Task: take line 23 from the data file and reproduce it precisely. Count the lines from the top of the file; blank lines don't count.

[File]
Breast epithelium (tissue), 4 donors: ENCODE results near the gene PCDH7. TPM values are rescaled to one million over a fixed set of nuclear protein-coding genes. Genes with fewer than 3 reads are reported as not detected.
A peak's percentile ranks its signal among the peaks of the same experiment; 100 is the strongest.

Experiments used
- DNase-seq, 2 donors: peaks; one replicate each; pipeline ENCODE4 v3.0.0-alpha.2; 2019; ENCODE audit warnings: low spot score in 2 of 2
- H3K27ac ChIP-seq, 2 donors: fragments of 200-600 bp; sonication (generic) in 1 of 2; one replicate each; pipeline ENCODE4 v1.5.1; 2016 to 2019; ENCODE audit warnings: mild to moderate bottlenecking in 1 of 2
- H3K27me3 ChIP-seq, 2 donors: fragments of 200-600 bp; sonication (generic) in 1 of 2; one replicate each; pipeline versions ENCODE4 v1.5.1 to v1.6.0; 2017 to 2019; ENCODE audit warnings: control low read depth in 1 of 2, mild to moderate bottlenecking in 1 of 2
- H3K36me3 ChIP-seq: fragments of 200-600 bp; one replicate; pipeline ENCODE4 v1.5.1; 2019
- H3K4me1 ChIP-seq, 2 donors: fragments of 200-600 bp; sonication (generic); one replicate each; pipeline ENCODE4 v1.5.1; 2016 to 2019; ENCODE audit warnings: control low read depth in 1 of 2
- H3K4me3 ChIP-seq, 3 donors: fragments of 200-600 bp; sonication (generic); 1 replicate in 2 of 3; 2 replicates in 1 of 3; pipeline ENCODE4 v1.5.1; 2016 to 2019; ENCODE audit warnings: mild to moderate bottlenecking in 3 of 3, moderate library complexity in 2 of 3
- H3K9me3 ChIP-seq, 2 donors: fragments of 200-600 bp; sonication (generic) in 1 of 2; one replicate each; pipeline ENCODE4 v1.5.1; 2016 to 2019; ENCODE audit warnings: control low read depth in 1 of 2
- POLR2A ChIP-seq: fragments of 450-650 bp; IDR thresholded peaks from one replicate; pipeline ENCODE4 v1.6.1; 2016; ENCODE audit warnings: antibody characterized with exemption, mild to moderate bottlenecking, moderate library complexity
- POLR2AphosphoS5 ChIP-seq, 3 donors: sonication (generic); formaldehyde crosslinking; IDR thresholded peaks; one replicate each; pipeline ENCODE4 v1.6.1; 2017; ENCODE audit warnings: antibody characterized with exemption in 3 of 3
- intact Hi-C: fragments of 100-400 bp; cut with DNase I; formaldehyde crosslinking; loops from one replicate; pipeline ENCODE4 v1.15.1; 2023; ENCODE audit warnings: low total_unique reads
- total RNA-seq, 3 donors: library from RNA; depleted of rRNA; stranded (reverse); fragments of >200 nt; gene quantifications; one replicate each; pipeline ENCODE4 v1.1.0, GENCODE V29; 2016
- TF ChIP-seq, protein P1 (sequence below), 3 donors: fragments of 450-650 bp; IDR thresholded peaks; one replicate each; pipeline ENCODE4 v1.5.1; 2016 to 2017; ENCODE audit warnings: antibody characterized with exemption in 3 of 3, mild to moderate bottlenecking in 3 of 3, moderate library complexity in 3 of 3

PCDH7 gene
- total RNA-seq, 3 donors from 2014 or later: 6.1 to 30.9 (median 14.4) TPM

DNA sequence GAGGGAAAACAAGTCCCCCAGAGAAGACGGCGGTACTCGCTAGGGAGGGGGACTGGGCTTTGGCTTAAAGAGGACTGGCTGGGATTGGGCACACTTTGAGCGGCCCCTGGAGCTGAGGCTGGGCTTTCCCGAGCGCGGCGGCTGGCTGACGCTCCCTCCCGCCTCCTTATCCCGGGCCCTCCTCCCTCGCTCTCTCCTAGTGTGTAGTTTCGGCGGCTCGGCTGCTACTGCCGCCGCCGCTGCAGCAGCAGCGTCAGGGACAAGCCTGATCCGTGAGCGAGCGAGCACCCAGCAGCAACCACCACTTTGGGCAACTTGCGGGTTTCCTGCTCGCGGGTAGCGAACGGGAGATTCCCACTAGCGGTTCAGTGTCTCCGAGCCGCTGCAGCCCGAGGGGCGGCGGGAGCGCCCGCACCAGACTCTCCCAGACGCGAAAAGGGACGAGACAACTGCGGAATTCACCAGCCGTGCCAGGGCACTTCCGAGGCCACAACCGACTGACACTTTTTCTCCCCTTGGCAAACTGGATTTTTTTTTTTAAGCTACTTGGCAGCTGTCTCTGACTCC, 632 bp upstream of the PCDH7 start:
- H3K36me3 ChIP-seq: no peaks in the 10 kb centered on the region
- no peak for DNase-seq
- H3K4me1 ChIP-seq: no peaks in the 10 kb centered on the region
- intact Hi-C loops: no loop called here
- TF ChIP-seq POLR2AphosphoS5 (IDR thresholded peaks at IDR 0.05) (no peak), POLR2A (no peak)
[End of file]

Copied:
- TF ChIP-seq POLR2AphosphoS5 (IDR thresholded peaks at IDR 0.05) (no peak), POLR2A (no peak)